Suspect Arrested in $1.65M Hermitage Museum Embezzlement
Published: January 15, 2014 (Issue # 1793)
Police have arrested a Moscow businessman accused of helping to embezzle over 55 million rubles ($1.65 million) during the renovation of Russia’s most famous museum, the Hermitage in St. Petersburg, the Interior Ministry said Tuesday.
Arkady Akhmechet has been charged with large-scale fraud, according to a statement posted on the ministry’s website. The crime is punishable by up to 10 years in prison under Russian law.
Police said Akhmechet oversaw financial operations at construction firms that stole money after being contracted to restore buildings belonging to the Hermitage Museum Complex between 2010 and 2013.
Akhmechet is the second suspect named by police in the embezzlement scheme, uncovered by Russia’s Audit Chamber in July.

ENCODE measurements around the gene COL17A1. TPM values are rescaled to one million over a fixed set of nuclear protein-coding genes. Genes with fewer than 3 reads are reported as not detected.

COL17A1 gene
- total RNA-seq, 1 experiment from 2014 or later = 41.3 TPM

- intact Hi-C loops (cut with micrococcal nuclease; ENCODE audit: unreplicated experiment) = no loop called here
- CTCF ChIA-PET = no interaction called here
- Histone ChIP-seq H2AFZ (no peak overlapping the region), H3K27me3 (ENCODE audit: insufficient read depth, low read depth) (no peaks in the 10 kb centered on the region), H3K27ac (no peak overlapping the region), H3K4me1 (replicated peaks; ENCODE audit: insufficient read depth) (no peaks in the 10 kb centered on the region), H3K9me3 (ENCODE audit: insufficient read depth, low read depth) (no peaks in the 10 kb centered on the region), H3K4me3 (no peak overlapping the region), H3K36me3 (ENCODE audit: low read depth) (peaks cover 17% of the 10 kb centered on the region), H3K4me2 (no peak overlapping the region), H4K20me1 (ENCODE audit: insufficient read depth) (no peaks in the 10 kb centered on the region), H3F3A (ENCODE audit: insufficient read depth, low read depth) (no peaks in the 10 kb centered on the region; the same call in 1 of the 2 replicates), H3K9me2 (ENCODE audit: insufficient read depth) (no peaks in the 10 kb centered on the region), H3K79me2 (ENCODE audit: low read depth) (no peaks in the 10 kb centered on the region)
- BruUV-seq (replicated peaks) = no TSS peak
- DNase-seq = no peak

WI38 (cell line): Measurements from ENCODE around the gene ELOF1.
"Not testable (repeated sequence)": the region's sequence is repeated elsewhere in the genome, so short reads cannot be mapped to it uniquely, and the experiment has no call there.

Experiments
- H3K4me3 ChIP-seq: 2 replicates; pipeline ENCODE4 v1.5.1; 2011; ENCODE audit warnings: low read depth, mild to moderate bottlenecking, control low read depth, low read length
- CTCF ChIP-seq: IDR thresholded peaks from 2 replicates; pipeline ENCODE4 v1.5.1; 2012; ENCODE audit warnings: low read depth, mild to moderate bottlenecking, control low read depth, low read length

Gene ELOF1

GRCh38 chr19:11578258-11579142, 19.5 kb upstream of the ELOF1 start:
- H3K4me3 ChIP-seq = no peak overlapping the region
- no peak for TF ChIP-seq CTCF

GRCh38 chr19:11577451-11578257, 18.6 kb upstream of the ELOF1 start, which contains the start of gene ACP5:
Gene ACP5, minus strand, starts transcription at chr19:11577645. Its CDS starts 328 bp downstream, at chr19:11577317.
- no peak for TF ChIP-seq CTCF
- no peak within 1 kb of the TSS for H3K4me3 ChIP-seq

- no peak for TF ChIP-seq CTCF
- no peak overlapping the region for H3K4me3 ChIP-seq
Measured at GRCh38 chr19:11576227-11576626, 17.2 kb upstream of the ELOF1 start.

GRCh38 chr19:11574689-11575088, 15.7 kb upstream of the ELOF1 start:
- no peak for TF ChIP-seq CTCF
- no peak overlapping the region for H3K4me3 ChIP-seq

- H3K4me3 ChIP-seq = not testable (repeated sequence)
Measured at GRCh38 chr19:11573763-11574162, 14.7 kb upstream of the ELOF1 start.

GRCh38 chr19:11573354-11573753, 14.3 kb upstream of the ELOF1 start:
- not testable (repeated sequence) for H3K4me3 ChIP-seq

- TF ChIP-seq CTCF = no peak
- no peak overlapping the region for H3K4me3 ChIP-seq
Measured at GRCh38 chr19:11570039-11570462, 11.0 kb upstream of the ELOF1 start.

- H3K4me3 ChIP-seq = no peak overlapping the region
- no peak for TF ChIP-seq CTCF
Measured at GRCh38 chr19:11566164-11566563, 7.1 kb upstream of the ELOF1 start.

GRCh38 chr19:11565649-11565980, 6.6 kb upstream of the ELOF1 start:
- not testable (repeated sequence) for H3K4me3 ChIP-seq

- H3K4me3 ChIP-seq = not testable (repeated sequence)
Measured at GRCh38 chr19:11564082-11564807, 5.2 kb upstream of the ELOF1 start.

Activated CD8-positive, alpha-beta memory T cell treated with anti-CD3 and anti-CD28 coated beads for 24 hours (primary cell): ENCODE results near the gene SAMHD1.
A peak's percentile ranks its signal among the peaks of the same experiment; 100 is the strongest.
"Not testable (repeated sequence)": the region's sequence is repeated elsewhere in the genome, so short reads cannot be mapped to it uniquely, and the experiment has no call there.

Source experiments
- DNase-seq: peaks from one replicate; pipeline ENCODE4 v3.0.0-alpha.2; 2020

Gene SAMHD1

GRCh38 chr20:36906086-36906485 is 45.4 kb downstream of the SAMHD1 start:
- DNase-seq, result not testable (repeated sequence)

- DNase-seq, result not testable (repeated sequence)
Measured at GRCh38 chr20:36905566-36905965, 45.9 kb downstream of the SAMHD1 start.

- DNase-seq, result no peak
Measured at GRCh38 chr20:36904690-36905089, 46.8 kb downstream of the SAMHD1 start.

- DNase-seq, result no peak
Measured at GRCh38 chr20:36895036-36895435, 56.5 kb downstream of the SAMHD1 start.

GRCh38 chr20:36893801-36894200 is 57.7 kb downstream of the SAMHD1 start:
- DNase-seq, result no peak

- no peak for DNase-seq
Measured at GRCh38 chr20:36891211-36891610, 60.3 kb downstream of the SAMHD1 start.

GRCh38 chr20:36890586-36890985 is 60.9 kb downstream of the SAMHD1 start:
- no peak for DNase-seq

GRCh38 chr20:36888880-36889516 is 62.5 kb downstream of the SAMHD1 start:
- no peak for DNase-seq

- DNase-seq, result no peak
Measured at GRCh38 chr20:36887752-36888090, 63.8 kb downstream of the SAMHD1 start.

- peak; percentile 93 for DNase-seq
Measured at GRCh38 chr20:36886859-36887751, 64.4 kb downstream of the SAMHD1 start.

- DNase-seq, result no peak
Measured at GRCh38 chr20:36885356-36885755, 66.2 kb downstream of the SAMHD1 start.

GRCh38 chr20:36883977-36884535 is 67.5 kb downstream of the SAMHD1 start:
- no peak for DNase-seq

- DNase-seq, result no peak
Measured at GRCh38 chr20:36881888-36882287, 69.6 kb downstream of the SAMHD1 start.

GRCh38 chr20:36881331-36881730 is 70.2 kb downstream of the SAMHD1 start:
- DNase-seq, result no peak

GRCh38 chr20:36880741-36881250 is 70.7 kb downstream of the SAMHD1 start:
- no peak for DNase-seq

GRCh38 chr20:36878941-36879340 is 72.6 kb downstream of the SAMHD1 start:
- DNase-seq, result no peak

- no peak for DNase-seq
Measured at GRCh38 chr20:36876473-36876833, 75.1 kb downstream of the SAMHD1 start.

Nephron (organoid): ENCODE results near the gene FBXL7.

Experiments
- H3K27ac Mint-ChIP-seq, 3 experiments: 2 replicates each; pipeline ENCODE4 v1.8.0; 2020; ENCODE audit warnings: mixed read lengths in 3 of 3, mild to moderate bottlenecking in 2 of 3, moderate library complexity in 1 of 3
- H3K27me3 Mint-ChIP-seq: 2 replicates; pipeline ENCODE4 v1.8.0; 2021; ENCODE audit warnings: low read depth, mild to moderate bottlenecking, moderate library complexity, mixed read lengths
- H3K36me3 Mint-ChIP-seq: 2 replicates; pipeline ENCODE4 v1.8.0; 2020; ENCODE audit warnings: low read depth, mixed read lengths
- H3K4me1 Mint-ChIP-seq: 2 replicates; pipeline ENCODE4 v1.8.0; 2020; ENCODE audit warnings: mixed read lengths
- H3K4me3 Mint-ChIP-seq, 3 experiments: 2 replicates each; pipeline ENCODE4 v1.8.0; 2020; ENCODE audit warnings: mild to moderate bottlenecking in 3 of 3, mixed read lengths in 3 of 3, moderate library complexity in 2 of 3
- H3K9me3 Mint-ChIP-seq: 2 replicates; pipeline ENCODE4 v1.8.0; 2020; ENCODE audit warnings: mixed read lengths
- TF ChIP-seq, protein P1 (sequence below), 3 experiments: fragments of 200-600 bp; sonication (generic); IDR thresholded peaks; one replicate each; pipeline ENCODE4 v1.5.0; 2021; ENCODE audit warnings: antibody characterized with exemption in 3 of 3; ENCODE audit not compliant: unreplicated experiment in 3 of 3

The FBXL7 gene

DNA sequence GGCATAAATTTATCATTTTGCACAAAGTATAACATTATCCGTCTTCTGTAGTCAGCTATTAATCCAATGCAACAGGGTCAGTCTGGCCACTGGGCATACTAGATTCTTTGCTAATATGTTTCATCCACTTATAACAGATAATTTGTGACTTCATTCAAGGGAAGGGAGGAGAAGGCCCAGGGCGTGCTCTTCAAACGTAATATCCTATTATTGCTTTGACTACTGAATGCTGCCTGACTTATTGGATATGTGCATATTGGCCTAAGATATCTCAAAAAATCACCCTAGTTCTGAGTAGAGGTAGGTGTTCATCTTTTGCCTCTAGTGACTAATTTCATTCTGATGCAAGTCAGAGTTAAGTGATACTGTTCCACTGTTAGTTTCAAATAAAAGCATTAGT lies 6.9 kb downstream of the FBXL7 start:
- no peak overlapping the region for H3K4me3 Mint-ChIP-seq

The Interior Ministry said Lenoid Tamarov, the director of a contracting firm involved in the restoration, fled Russia after the start of police investigations but died in Israel in September under unclear circumstances.
Russia is working with Interpol to establish the context of Tamarov’s death, the ministry statement said.
An investigation into the embezzlement scheme was opened in September after Russia’s Audit Chamber said it had found violations in a contract worth 6.2 billion rubles ($190 million) to reconstruct the General Staff building in the Hermitage complex.
Police said the contractors, who agreed to construct glass ceilings over five courtyards on the complex grounds and equip them with anti-icing and snow removal systems, stole money by creating so-called double contracts that falsely billed money from firms that did not actually perform the work.
The management of the Hermitage Museum denied any involvement, saying it was only a client and was not involved in any financial aspect of the renovation.
Police said in September that a group of individuals were under investigation for their involvement in the case, though they have not yet publicly identified any additional suspects.
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